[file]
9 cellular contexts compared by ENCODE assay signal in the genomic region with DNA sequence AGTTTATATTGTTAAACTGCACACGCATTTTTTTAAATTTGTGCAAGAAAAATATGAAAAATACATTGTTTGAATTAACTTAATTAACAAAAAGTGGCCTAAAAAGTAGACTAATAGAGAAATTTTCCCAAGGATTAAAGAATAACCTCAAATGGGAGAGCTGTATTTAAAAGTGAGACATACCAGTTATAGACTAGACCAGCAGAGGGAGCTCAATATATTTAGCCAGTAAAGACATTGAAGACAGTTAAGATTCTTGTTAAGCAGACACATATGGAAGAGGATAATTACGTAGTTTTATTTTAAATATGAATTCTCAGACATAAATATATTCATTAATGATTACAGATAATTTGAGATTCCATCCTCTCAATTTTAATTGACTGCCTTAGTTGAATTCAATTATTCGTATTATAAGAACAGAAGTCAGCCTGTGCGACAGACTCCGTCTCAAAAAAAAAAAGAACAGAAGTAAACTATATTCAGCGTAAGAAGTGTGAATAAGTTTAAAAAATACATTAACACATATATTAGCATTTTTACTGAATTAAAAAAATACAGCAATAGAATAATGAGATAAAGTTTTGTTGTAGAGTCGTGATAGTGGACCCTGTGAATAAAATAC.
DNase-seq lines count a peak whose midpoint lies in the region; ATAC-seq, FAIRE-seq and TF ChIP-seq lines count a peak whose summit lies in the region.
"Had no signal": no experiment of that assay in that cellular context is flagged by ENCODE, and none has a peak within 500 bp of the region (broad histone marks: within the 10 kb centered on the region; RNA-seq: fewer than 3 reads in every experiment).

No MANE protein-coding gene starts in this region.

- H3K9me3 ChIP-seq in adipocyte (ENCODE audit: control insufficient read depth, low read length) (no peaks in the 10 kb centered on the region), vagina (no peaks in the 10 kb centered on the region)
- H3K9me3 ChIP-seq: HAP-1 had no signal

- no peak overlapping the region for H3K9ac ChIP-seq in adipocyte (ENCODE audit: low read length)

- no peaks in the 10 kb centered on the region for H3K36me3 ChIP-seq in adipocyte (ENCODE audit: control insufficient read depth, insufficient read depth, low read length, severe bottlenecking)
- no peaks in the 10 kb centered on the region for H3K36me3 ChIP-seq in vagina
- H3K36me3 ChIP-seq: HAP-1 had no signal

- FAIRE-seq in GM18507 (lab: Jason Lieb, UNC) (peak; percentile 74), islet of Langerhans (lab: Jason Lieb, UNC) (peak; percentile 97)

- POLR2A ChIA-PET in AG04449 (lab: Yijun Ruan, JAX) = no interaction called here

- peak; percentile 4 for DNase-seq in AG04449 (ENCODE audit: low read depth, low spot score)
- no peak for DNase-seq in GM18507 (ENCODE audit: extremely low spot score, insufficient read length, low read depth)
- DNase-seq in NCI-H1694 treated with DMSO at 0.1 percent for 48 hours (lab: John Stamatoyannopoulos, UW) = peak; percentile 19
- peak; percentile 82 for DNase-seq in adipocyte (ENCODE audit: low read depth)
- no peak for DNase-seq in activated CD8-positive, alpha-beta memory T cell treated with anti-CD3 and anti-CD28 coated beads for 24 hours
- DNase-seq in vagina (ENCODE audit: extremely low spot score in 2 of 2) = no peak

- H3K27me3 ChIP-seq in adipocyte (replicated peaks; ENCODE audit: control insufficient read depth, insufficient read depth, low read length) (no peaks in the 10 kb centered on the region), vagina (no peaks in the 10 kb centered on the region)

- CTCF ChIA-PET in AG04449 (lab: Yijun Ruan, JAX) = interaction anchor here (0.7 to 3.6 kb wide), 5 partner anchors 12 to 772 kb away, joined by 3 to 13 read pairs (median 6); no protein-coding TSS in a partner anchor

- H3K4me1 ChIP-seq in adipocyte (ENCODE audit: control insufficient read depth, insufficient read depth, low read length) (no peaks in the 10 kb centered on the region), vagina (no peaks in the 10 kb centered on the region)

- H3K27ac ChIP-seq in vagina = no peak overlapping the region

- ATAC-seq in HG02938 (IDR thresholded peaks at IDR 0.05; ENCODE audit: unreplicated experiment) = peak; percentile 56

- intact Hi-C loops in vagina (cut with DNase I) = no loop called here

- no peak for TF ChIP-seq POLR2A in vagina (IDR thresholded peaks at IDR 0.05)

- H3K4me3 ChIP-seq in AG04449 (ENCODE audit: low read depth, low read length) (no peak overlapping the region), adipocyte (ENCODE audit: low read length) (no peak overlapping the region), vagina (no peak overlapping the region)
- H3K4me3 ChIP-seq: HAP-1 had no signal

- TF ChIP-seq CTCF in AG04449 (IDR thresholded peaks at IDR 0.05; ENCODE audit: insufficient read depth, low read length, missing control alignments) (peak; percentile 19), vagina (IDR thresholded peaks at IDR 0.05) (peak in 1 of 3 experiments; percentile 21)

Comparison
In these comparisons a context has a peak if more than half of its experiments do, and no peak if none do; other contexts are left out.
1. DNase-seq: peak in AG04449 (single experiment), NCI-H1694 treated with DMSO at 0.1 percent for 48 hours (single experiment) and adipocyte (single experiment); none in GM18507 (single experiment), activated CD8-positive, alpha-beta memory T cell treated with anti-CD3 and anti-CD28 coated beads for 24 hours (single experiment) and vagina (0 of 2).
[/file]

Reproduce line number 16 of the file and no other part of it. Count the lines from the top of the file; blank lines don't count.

- peak; percentile 82 for DNase-seq in adipocyte (ENCODE audit: low read depth)